By Ed King
Britain’s future security and prosperity is at stake when the world gathers for the COP17 climate summit in Durban next week, according to the Foreign Office’s lead climate official.
Speaking to RTCC, John Ashton, the Foreign Secretary’s Special Representative for Climate Change, said the UK cannot afford to take a backseat role at the negotiations.
The Eurozone crisis, sluggish economic growth and Prime Minister David Cameron’s decision not to attend the talks will ensure limited media and political attention in Britain is focused on Durban.
But Ashton, who was appointed to the role of Special Representative in 2006 and has served under the Blair, Brown and now Coalition administrations, says it is vital the UK delegation make their presence felt at the talks.
“We do have a strong political foundation for being a voice of high ambition for climate change – it’s no secret that there is a degree of political consensus across all political parties in this country. All want to see a high level of ambition,” he told RTCC.
“That’s not in my view because of a desire to dictate to the rest of the world, or a desire to be somehow more altruistic than anyone else. It’s because of a hard-edged understanding that a world that is failing to deal with climate change is a world where British people will not have decent prospect of security and prosperity.
“What do taxpayers in the end pay for in return for government? They expect government to maintain the conditions for security and prosperity. So that’s why having reached that conclusion, I don’t think there’s a debate to be had – I think we then just say, how can we act as effectively as possible as a force for effective high ambition on climate change?”
Britain has historically played a major role in brokering deals at the annual environmental summits. Margaret Thatcher set the ball rolling in 1989 with a speech at the United Nations, warning of the ‘damaging and dangerous ways’ in which man was affecting the planet.
In 1997 John Prescott played a major part in ensuring the establishment of the Kyoto Protocol, while 11 years later in 2008 Parliament passed the Climate Change Act, enshrining UK commitments to emission cuts in law.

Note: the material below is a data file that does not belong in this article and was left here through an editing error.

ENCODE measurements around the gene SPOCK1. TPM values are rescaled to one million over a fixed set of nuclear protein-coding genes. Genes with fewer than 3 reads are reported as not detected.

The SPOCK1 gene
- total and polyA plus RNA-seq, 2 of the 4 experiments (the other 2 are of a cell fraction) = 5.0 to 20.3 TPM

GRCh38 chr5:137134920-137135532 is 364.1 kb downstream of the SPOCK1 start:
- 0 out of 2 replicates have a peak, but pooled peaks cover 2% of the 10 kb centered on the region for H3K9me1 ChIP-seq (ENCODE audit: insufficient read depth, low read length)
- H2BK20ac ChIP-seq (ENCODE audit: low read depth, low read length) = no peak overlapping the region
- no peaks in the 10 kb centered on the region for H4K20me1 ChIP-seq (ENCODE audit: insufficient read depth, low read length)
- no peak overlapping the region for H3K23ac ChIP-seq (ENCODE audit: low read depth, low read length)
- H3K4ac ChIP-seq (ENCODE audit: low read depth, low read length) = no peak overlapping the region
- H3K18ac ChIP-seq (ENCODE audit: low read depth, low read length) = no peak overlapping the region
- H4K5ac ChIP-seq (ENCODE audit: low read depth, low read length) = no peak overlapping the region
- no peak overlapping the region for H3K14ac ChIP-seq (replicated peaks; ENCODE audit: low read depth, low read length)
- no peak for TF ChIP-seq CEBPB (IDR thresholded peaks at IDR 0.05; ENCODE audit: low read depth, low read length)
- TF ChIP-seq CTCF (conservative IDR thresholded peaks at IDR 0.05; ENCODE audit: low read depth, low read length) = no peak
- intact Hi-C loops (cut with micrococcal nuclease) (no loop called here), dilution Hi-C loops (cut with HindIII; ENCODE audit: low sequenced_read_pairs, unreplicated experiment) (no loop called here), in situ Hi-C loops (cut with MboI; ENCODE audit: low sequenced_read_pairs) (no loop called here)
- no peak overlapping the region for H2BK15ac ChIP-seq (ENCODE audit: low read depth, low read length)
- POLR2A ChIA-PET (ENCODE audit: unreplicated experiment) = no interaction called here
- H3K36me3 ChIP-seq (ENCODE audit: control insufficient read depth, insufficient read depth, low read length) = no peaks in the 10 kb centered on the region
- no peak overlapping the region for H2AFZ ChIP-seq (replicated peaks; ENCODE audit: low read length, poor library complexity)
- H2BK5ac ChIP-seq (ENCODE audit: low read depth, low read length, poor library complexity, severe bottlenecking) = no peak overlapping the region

But Ashton stresses this is not a battle the UK can fight on its own. In particular he cites the role of the European Union (EU) in building the foundations of a global low-carbon economy, through its support for binding emissions targets and introduction of regulations to support energy efficiency.
On November 16 the European Parliament passed a motion backing the Kyoto Protocol and extending its emission reduction targets, despite a perceived reluctance from some members – notably Eastern European parties – to commit to greater cuts.
And despite the current crisis in the Eurozone, which has seen the very basis of Europe’s unity openly questioned, he believes it can and will pull together on the issue of climate change.
“I’m struck by how much momentum the EU has been able to build despite the enormous distractions and the crises we have been beset by since 2008 and Lehman brothers. As with everything in the EU it’s a complex picture and you see different views from different countries,” Ashton said.
“The EU clearly has a lot on its plate, but I think if it stands back and says what have we achieved and what can we achieve, I think the climate and carbon story is quite an important part of that discussion…and I also think that EU member states acting individually would be a lot less than the sum of their parts, in trying to shape the global response.
“We’re the world’s largest single market. The decisions we take about our technology standards – and what are the technology standards for a low carbon world – are widely copied because a lot of other people feel the EU already has good institutions for setting technology standards, why should we reinvent the wheel? That gives the EU weight in the global economy beyond its direct imprint.”
Building for 2015
While most government ministers will descend on the COP for the second week of talks, the UK and other national delegations will be in Durban from the start of the summit, working on the various strands that could form an agreement.
With the world’s leaders staying away, and financial turmoil continuing to affect the markets, many observers feel the real impact of COP17 could be felt in 2015 – in a sense these talks could be a building block for future developments.
But Ashton does finish with a warning for delegates taking these talks – and the UNFCCC process – for granted, and reminds all attending of the importance of moving forward.
“We must avoid a collapse in confidence in the idea of a legally binding response to climate change. You could get a complete and definitive failure in confidence in any one of these meetings,” he said.
“In a sense breakdown is always possible – and actually having had that once in Copenhagen it would potentially be terminal to have it again, so that really has to be avoided. On the other hand, what’s possible is promising. Progress on the Green Climate Fund and other Cancun issues – but part of it is a question over the legal nature of the regime we are trying to build and I think that really has two parts.”
“It has a 2nd Kyoto commitment period but it also has a ‘commitment to commit’ from those countries who are not taking on Kyoto commitments…in the form of some kind of initiating of a negotiation about what happens at the end of the Kyoto 2nd commitment period – how will we broaden this regime.
“We know now that already it needs to be broader, you can’t deliver 2 degrees simply on the basis of the commitments made by the Kyoto parties with binding emission caps. Albeit we have to do it in an equitable way and respect the principle which has always been part of this negotiation: ‘common but differentiated responsibilities’. ”
John Ashton: Full Q&A
Contact the author of this story @rtcc_edk